Cholesterol is carried in the blood by lipoproteins- LDL and HDL.
Cholesterol and other fats cannot dissolve in the blood. They have to be transported to and from the cells by special carriers called lipoproteins.
Types of lipoproteins
LDL (Low density lipoprotein)
LDL is often referred to as ‘bad cholesterol’. High levels of LDL cholesterol can clog arteries, thus increasing the risk of heart attack and stroke.
A cell takes up LDL through specific receptors on its surface called LDL receptors. After it has used the cholesterol for its chemical needs and does not need it any more, it reduces its number of LDL receptors. A high level of LDL in the blood may mean that cell membranes in the liver have reduced the number of LDL receptors due to increased amounts of cholesterol inside the cell. This enables LDL levels to accumulate in the blood. When this happens, the LDLs begin to deposit cholesterol on artery walls, forming thick plaques. This plaque deposition is causes atherosclerosis.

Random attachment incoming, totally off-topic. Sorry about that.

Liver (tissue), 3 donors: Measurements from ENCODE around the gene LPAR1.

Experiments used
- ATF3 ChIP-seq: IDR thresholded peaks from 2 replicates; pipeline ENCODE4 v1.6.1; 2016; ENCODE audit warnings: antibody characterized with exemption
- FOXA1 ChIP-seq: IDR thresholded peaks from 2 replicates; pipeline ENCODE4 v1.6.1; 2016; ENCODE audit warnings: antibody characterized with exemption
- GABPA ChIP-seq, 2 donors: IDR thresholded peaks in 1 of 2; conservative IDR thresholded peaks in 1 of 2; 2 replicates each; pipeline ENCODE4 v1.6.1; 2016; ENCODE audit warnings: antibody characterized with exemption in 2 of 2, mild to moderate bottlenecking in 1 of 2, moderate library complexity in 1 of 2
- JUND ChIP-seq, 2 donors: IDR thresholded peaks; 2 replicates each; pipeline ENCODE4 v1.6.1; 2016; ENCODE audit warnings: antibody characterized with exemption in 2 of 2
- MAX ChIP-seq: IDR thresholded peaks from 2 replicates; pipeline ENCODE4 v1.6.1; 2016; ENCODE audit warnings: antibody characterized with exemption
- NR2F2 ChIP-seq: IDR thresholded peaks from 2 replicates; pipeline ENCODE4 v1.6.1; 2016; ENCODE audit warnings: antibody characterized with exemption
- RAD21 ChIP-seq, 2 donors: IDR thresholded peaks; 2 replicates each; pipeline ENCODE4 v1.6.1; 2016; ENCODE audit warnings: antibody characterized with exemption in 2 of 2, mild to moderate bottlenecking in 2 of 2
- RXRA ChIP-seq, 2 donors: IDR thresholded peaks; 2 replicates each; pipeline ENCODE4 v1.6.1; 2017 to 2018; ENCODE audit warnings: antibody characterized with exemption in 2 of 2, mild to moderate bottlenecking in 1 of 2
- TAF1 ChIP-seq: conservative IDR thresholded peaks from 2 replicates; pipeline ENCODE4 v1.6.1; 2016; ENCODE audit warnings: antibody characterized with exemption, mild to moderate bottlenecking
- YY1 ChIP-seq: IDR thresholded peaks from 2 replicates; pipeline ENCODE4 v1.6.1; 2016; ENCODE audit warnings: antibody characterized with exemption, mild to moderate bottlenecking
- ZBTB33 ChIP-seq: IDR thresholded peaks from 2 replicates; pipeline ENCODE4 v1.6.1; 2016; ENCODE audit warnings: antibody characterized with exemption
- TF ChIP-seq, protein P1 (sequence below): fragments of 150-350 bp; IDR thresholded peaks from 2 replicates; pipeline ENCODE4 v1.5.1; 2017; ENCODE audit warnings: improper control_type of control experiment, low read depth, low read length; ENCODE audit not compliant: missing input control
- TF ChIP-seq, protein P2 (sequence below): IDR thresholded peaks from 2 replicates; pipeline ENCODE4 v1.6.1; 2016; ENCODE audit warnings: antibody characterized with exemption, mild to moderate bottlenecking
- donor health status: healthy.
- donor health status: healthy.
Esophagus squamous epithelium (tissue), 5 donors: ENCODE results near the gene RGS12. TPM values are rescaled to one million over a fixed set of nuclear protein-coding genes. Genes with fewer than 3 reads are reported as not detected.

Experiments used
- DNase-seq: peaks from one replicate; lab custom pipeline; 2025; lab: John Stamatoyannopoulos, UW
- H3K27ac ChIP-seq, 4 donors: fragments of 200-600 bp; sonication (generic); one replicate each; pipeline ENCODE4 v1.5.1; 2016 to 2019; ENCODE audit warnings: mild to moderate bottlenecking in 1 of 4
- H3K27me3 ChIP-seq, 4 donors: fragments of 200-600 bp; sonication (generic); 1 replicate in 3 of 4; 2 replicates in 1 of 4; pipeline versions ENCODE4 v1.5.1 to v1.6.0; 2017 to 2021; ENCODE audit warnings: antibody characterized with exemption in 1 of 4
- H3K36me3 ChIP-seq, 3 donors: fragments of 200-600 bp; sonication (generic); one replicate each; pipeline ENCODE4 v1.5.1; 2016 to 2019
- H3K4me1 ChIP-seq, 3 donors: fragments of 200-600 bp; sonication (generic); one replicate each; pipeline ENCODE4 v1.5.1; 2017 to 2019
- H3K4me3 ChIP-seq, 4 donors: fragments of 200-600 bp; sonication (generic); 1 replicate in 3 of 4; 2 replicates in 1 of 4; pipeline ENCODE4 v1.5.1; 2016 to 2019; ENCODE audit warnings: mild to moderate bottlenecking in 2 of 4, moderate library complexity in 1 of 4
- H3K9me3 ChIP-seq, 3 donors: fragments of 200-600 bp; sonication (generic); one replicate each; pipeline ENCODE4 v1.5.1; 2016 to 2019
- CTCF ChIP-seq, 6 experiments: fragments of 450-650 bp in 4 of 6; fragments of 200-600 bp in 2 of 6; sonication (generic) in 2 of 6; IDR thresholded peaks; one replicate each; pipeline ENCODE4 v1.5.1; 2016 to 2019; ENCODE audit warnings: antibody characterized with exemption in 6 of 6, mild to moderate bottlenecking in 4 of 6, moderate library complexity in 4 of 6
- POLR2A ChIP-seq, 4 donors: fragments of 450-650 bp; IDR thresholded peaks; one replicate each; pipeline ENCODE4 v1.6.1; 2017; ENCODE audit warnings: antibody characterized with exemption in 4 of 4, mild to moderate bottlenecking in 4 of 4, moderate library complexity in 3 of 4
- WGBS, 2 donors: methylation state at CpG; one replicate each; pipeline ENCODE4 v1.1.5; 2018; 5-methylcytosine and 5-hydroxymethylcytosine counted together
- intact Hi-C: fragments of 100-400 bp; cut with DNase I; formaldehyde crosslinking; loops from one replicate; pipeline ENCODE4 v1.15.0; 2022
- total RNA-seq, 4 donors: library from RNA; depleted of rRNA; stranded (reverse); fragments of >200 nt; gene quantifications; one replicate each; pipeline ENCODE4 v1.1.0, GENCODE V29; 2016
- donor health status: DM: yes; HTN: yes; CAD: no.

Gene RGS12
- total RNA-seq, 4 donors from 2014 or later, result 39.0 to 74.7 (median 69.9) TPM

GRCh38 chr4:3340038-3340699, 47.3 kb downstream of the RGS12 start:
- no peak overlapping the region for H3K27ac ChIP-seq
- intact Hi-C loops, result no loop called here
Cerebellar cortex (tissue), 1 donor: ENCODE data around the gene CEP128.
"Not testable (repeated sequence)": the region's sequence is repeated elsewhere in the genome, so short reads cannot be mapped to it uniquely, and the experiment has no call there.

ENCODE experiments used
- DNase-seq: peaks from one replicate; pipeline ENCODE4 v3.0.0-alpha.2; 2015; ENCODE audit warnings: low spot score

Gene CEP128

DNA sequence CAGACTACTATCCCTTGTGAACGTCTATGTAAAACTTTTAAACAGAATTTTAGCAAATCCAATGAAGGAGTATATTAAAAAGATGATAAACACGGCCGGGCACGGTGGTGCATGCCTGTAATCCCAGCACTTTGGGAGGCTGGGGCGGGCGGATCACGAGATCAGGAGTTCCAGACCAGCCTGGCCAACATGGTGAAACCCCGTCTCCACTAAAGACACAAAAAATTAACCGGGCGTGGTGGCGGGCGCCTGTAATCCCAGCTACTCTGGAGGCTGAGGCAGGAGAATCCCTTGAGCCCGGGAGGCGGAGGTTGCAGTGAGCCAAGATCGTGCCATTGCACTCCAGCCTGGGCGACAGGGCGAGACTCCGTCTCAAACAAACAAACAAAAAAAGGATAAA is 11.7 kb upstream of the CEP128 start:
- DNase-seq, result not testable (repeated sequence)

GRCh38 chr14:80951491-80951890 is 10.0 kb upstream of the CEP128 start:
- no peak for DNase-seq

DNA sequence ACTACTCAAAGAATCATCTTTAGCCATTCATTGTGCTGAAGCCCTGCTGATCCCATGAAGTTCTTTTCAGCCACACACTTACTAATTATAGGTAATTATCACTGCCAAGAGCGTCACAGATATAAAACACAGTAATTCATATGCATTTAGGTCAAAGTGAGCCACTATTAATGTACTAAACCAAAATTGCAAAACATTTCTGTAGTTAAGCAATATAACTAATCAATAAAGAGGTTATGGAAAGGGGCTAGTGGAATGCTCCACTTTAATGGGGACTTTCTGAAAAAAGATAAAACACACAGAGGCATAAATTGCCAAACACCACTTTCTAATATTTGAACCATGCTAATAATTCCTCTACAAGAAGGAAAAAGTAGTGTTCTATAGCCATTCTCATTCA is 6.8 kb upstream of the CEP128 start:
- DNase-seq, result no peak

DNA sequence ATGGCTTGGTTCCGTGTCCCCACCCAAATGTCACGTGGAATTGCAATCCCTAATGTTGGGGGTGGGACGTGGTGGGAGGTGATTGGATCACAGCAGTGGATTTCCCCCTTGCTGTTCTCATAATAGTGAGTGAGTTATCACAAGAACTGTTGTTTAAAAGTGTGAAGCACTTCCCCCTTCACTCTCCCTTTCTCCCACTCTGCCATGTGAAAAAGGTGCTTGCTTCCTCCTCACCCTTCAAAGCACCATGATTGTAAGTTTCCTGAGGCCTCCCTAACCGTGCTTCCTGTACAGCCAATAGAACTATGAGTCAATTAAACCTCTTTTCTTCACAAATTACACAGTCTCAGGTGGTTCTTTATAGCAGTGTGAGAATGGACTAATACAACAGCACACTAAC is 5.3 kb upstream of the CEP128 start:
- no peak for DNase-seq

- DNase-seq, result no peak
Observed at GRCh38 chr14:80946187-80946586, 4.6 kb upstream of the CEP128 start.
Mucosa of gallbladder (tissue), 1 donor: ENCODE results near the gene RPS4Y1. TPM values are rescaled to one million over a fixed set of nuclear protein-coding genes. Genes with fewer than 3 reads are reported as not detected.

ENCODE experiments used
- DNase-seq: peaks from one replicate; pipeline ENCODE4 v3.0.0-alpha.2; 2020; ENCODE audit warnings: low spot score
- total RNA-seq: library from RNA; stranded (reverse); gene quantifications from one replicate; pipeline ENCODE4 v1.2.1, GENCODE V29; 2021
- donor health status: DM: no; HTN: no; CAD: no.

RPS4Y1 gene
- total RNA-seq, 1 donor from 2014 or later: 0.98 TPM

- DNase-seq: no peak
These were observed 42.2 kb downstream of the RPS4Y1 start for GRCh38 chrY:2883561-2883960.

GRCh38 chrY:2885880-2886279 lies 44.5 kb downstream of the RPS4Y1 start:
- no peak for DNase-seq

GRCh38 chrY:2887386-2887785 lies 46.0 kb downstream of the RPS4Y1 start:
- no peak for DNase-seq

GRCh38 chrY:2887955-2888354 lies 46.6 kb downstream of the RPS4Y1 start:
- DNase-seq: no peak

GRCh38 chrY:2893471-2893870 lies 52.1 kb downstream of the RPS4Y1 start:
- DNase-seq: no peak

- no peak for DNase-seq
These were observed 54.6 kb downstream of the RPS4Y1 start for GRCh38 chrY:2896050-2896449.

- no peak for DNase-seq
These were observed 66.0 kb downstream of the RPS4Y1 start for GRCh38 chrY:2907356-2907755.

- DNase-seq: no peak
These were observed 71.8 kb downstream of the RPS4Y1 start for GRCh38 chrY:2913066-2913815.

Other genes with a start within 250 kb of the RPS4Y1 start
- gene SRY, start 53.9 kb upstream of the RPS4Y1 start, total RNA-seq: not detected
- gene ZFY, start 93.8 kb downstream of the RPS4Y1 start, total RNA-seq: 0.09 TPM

HDL (High density lipoprotein)
HDL is often referred to as ‘good cholesterol’. HDL carries cholesterol away from your arteries and transports it to the liver for disposal. Studies suggest that high levels of HDL- cholesterol reduce the risk of heart attack.
The levels of HDL, LDL and total cholesterol are all indicators for atherosclerosis and heart attack risk. People who have normal cholesterol levels but low HDL levels are also at increased risk for a heart attack.